WATERBURY, Conn. (WTNH) — Illegal dumping is setting off some anger in Waterbury. It keeps happening at the same spot. You might be surprised to see what’s being tossed out. And one environmental activist is letting people know.
Many people love being on a boat out on the water. But no one loves seeing that boat tossed aside like garbage on Platts Mill Road in Waterbury next to the Naugatuck River. Seeing that angered Waterbury environmental activist Kevin Zak.
Something else also angering him just the other day. Someone dumped more than 50 tires along the road.
“It’s a shame someone has to trash the environment like this,” Zak said. “This has got to stop!”
Zak has spent a good part of his life leading efforts to clean out the junk from the Naugatuck River. He heads a non-profit called The Naugatuck River Revival Group and every summer he, along with Waterbury PAL officers, lead the Waterbury PAL Naugatuck River Brigade. Together they’ve hauled out of the water everything from old, rusted factory equipment to empty soda and beer cans.
“I am just furious!” Zak said of the latest pollution, which he calls illegal dumping.
News 8 spoke with Waterbury Police to see what’s being done about illegal dumping along Platts Mill Road.
“When they [residents] put those complaints in or concerns in reference to the litter out here, it goes right to our Blight Crew who, in return, responds,” said Sgt. Robert Davis. “And when they come out here they clean it up.”
Zak says that’s exactly what happened when he notified police about the tires. Zak said the tires were gone when he drove by the area the next morning.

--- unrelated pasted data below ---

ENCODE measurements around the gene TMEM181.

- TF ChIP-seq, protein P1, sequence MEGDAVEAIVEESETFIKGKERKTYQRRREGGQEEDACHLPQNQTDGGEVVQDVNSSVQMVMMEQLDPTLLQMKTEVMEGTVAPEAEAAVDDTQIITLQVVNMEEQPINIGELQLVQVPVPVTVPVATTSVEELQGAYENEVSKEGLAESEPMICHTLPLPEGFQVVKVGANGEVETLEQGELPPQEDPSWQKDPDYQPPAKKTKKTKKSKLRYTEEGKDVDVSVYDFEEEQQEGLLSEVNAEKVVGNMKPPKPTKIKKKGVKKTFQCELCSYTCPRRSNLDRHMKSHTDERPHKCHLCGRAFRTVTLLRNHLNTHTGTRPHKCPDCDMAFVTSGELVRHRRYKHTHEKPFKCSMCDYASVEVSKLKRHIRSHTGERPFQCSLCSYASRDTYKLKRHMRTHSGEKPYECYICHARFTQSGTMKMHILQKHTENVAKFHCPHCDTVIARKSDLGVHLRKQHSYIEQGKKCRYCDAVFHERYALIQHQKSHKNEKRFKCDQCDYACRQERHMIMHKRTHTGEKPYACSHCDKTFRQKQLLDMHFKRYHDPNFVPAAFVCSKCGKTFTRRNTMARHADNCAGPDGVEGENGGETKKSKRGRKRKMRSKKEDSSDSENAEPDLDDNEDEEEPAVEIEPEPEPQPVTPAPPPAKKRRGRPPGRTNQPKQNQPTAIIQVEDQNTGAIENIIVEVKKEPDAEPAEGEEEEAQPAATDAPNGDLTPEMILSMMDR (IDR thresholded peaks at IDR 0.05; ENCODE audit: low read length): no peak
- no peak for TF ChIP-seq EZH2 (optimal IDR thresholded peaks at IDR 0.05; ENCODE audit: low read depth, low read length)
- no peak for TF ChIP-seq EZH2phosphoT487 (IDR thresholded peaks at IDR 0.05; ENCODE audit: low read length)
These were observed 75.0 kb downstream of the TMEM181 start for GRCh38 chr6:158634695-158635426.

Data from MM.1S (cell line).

“Oh, the city responds fast,” Zak said.
But, he hopes for changes that will deter people from even thinking about dumping their belongings where they don’t belong.
“We should have cameras out here where people don’t even know where they are,” Zak said.
News 8 asked Sgt. Davis for a response: “I’m actually going to go back and discuss it with our Blight Division,” he said.
As for those tires that were dumped out there, police are investigating but so far they don’t know who’s responsible for that.
Zak has a theory. He believes they came from local tire shops.
“We’re all sometimes unknowingly contributing to this by allowing people that are working for you — like the tire shops – taking a fee, pocketing more than 15 percent – and letting it go [out onto the street],” Zak said.
Zak told News 8 serial numbers should be placed on the tires that are sold at tire shops, making it easier to track where the discarded tires came from.
News 8 shared Zak’s theory and idea with Sgt. Davis:
“Looking forward, the city is actually putting together an ordinance in reference to these tire shops that are frequently opening up throughout the city,” said Sgt. Davis. “More or less having them register so that we know they’re open for business and maybe we can do a better job of tracking this illegal dumping if it’s actually coming from one of those businesses.”
Zak tells News 8, whoever is doing this is making Waterbury look bad, literally, and he wants the trashing to stop.
“The people who dump down here resemble the stuff they dump,” Zak said. “They will be caught.”